How Does the Network Time Protocol Work?

The Wikipedia entry doesn't give details and the RFC is way too dense. Does anyone around here know, in a very general way, how NTP works?

I'm looking for an overview that explains how Marzullo's algorithm (or a modification of it) is employed to translate a timestamp on a server into a timestamp on a client. Specifically what mechanism is used to produce accuracy which is, on average, within 10ms when that communication takes place over a network with highly variable latency which is frequently several times that.

(This isn't Marzullo's algorithm. That's only used by the high-stratum servers to get really accurate time using several sources. This is how an ordinary client gets the time, using only one server)

First of all, NTP timestamps are stored as seconds since January 1, 1900. 32 bits for the number of seconds, and 32 bits for the fractions of a second.

The synchronization is tricky. The client stores the timestamp (say A) (all these values are in seconds) when it sends the request. The server sends a reply consisting of the "true" time when it received the packet (call that X) and the "true" time it will transmit the packet (Y). The client will receive that packet and log the time when it received it (B).

NTP assumes that the time spent on the network is the same for sending and receiving. Over enough intervals over sane networks, it should average out to be so. We know that the total transit time from sending the request to receiving the response was B-A seconds. We want to remove the time that the server spent processing the request (Y-X), leaving only the network traversal time, so that's B-A-(Y-X). Since we're assuming the network traversal time is symmetric, the amount of time it took the response to get from the server to the client is [B-A-(Y-X)]/2. So we know that the server sent its response at time Y, and it took us [B-A-(Y-X)]/2 seconds for that response to get to us.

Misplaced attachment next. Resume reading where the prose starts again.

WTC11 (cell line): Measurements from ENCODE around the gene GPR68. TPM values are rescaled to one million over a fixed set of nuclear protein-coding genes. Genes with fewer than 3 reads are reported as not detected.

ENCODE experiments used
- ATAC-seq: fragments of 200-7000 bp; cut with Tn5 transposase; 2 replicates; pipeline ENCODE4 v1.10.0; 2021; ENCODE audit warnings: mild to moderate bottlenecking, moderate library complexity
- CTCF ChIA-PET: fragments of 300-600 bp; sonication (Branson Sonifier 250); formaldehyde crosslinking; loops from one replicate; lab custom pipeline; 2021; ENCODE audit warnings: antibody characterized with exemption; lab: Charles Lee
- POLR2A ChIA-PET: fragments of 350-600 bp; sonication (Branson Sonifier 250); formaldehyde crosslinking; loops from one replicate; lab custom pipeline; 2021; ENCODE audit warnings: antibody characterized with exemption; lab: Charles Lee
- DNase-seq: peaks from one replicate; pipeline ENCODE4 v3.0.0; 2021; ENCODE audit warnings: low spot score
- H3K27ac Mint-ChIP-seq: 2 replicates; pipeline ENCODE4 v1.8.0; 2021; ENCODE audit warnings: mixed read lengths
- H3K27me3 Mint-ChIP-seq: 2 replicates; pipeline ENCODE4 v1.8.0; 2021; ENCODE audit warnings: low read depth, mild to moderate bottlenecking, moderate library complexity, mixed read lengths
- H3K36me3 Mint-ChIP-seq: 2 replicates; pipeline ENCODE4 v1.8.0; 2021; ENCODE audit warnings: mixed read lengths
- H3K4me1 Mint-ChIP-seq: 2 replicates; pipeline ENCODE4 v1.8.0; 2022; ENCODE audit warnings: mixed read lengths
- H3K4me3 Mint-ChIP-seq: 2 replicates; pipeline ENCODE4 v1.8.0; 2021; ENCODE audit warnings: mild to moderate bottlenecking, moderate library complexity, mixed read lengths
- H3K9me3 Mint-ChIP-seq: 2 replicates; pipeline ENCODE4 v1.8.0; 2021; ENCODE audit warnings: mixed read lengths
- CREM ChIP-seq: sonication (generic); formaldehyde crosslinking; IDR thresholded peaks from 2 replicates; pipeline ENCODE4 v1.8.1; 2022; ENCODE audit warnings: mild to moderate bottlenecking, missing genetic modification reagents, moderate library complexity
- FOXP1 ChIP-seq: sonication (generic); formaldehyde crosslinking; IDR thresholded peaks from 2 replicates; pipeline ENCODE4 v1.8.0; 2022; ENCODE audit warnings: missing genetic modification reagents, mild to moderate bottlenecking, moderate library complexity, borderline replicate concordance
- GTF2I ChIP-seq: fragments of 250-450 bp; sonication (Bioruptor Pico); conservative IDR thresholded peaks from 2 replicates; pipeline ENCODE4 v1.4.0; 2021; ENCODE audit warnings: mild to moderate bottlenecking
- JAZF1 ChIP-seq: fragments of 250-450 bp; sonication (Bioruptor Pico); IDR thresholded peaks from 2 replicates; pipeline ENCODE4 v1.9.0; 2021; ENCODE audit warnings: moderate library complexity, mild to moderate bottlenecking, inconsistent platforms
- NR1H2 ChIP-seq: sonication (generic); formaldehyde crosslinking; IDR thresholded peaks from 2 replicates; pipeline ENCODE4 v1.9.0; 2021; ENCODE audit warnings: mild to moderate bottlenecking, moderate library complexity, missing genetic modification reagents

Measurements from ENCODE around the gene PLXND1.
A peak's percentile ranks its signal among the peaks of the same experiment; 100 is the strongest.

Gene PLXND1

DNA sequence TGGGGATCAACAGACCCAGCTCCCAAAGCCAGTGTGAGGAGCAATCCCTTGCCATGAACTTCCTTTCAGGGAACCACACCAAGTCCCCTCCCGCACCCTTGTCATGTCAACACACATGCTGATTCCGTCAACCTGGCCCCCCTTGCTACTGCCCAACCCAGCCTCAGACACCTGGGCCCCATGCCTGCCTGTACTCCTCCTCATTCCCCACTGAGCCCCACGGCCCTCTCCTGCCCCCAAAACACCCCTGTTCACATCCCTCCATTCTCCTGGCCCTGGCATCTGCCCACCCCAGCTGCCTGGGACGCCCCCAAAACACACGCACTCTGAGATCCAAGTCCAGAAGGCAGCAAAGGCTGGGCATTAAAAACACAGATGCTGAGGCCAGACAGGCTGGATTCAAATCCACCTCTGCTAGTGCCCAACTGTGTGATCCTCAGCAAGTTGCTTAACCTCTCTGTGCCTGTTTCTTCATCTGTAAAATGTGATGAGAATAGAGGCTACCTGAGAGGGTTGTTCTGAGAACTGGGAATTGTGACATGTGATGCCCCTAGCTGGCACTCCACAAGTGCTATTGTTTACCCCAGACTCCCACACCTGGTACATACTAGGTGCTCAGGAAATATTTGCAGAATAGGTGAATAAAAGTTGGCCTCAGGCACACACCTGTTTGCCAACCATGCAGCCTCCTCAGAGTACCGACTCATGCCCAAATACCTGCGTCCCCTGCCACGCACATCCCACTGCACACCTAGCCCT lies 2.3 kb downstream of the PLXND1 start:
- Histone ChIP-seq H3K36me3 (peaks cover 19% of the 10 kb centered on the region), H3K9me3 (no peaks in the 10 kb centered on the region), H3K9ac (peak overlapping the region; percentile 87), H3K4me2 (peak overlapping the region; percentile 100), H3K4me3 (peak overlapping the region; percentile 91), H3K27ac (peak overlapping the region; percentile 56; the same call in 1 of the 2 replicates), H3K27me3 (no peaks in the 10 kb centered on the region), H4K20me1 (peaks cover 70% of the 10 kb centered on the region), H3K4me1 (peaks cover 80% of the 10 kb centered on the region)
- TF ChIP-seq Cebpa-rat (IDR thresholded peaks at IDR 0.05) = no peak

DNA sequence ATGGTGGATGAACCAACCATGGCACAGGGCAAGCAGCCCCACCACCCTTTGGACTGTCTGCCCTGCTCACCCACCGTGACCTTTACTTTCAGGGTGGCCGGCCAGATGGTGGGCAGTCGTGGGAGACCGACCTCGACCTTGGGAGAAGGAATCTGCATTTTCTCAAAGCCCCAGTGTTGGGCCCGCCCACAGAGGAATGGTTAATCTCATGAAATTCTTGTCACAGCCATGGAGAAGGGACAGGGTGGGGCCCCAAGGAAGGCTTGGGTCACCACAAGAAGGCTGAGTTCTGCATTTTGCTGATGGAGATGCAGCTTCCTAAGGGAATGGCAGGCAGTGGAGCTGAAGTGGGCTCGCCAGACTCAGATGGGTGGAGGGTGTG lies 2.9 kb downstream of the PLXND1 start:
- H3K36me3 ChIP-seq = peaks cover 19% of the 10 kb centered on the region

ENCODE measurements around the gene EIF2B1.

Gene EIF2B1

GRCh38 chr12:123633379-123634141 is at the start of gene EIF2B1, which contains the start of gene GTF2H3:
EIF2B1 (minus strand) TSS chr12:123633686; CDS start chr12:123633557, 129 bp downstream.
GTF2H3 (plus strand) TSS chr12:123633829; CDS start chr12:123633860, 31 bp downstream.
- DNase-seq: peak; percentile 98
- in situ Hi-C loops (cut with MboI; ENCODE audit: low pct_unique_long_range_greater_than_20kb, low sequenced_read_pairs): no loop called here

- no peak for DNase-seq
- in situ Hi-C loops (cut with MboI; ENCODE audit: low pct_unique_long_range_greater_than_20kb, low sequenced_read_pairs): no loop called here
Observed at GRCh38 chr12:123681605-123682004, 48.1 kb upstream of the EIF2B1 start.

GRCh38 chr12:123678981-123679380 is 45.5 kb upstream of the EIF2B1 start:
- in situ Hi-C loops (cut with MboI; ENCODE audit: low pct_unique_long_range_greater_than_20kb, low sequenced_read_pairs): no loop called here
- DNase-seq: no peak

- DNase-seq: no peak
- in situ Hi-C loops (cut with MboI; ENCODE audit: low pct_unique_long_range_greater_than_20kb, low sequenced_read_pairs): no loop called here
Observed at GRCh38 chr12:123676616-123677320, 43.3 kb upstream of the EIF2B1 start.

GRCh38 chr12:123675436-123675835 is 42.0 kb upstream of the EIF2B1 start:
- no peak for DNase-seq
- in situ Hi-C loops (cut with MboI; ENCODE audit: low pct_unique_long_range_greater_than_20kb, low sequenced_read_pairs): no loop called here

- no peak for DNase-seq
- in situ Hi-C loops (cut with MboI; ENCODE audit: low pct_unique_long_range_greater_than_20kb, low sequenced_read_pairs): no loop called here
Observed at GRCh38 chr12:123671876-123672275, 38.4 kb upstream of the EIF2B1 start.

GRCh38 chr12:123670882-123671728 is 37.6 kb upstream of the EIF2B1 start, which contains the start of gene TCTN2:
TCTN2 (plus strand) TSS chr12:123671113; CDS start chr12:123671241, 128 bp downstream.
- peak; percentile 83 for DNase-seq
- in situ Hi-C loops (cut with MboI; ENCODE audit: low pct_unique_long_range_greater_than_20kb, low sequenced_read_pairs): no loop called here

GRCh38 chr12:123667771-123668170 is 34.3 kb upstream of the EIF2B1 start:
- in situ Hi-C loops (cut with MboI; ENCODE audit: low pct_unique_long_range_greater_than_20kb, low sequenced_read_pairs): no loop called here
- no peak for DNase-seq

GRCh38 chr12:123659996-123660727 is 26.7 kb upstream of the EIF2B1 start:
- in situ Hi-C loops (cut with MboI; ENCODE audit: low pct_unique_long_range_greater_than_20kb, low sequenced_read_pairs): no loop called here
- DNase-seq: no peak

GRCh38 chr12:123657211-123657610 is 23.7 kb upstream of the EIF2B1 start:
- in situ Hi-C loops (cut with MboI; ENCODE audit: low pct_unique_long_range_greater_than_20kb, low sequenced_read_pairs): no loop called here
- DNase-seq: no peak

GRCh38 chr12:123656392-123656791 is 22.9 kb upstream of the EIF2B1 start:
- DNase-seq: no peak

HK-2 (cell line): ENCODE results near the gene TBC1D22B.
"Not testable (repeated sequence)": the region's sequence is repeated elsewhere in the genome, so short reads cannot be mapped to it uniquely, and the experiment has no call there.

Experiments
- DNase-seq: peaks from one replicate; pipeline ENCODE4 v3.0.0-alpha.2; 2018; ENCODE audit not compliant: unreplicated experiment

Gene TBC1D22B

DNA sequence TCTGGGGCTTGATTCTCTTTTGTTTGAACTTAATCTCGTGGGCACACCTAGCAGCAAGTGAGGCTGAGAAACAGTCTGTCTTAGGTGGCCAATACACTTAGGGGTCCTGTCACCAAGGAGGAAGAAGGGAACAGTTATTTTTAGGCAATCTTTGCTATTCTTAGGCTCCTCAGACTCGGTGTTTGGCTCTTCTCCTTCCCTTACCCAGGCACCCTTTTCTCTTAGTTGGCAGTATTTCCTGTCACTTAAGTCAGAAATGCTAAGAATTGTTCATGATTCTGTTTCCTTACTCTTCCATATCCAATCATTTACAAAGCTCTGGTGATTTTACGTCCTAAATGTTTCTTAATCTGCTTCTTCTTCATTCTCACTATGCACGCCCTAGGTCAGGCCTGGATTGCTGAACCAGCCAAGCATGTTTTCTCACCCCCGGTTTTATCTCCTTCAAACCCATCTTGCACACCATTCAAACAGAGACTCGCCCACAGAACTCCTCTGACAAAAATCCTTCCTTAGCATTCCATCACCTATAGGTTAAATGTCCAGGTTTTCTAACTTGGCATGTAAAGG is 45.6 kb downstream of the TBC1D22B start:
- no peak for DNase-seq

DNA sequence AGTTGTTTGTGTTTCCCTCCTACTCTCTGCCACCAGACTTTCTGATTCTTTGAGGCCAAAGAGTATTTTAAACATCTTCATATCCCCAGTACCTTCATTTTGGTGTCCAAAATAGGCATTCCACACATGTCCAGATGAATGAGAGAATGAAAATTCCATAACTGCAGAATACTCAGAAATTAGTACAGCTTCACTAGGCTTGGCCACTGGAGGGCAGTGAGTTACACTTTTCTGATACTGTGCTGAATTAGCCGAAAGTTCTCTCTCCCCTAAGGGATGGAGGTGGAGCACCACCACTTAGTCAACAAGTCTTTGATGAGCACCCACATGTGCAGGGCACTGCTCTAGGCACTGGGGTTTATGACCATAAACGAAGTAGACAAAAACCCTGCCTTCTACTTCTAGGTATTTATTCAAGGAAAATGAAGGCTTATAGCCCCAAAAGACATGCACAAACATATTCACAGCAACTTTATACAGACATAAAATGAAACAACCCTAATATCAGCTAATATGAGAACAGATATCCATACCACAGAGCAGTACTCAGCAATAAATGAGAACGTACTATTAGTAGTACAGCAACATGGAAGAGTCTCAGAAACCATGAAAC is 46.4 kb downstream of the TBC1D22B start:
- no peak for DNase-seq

So the true time when we received the response is Y+[B-A-(Y-X)]/2 seconds. And that's how NTP works.

Example (in whole seconds to make the math easy):

• Client sends request at "wrong" time 100. A=100.
• Server receives request at "true" time 150. X=150.
• The server is slow, so it doesn't send out the response until "true" time 160. Y=160.
• The client receives the request at "wrong" time 120. B=120.
• Client determines the time spend on the network is B-A-(Y-X)=120-100-(160-150)=10 seconds
• Client assumes the amount of time it took for the response to get from the server to the client is 10/2=5 seconds.
• Client adds that time to the "true" time when the server sent the response to estimate that it received the response at "true" time 165 seconds.
• Client now knows that it needs to add 45 seconds to its clock.

In a proper implementation, the client runs as a daemon, all the time. Over a long period of time with many samples, NTP can actually determine if the computer's clock is slow or fast, and automatically adjust it accordingly, allowing it to keep reasonably good time even if it is later disconnected from the network. Together with averaging the responses from the server, and application of more complicated thinking, you can get incredibly accurate times.